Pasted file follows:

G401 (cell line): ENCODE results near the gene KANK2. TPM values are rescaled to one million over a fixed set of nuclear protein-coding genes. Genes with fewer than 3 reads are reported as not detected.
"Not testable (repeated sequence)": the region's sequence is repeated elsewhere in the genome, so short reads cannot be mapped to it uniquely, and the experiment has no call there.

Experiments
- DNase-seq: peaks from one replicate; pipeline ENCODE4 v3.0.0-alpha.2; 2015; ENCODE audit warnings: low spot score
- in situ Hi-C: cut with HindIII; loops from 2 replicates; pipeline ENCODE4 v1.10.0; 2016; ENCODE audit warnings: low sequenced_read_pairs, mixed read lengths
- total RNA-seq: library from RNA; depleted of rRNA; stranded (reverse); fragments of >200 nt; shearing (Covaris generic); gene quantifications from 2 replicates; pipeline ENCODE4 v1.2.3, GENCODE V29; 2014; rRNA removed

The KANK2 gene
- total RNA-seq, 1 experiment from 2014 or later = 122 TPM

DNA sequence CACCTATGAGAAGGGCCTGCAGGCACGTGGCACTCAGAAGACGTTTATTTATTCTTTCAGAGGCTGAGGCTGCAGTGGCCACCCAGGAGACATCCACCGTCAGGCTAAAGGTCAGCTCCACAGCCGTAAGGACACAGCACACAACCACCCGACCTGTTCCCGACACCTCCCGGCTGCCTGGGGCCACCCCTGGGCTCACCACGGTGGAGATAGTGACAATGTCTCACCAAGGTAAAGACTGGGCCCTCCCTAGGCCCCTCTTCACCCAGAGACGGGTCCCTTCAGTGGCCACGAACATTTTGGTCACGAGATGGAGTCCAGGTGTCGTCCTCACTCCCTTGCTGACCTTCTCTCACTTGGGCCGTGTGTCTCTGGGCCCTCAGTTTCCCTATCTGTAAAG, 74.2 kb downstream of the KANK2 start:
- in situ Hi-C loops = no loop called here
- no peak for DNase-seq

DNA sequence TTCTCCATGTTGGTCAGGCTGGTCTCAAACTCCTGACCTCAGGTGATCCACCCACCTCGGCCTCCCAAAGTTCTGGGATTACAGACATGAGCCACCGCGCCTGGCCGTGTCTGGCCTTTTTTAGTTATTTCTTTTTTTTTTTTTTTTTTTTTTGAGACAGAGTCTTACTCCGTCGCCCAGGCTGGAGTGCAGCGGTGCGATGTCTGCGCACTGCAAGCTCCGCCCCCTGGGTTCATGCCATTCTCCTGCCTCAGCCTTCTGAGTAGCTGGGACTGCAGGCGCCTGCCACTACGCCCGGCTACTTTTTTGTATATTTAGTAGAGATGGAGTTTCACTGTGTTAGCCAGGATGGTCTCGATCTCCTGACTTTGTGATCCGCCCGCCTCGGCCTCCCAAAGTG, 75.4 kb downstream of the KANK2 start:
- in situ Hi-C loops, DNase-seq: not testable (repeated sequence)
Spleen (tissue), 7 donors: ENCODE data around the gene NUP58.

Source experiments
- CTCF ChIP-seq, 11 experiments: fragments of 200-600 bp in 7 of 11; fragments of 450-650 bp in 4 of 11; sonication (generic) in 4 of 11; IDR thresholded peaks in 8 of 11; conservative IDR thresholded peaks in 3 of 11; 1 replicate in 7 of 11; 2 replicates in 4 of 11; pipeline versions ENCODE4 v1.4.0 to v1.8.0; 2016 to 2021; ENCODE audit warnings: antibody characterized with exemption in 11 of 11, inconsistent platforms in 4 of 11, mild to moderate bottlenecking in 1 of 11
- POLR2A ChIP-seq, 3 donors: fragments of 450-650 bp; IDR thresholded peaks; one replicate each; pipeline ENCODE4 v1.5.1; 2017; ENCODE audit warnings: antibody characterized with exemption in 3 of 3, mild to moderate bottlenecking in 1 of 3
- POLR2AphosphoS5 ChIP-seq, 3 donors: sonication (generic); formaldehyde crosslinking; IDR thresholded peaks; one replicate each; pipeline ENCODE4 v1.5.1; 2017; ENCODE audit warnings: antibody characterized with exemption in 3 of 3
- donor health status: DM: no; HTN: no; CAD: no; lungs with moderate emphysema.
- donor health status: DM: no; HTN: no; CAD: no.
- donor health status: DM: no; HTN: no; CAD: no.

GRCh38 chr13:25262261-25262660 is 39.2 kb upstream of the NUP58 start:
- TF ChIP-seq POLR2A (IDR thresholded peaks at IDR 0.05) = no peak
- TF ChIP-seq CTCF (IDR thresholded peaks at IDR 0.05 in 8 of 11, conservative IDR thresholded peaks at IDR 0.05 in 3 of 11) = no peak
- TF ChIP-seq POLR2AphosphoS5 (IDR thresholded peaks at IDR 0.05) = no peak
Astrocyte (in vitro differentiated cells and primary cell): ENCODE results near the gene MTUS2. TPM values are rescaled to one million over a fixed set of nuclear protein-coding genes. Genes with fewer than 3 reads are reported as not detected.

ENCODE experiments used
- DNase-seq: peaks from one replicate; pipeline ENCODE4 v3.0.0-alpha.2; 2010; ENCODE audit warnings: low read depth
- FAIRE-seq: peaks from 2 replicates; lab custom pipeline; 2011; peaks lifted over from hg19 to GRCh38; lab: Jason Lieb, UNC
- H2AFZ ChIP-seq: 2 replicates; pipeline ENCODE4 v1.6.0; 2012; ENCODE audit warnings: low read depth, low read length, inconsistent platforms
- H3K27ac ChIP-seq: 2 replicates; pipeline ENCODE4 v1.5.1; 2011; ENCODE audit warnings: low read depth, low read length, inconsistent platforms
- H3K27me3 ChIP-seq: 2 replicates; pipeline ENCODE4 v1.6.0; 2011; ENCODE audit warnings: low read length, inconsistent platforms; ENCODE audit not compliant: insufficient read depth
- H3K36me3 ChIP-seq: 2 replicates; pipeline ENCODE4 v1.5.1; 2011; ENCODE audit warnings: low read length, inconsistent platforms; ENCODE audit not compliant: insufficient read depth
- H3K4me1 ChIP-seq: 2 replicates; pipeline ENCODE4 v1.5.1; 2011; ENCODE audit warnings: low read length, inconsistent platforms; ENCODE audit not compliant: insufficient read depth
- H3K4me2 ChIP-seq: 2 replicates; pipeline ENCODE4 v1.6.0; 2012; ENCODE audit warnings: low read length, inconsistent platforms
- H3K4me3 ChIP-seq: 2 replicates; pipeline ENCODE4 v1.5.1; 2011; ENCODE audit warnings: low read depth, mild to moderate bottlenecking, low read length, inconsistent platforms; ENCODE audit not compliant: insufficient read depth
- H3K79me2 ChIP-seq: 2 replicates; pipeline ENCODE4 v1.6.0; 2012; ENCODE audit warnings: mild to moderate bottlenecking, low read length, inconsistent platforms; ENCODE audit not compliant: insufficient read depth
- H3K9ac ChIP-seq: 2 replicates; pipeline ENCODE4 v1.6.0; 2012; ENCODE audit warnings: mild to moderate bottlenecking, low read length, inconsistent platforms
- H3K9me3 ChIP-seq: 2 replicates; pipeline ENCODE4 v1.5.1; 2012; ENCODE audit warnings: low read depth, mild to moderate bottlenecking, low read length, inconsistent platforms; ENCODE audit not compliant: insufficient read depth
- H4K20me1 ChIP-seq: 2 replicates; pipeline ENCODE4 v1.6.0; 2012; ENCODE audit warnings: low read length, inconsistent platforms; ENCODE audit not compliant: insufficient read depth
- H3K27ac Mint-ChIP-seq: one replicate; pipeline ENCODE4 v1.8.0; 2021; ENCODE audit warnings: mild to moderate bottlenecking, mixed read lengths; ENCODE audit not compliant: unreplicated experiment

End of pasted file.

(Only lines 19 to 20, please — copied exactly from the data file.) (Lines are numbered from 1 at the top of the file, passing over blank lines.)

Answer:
- donor health status: DM: no; HTN: no; CAD: no; lungs with moderate emphysema.
- donor health status: DM: no; HTN: no; CAD: no.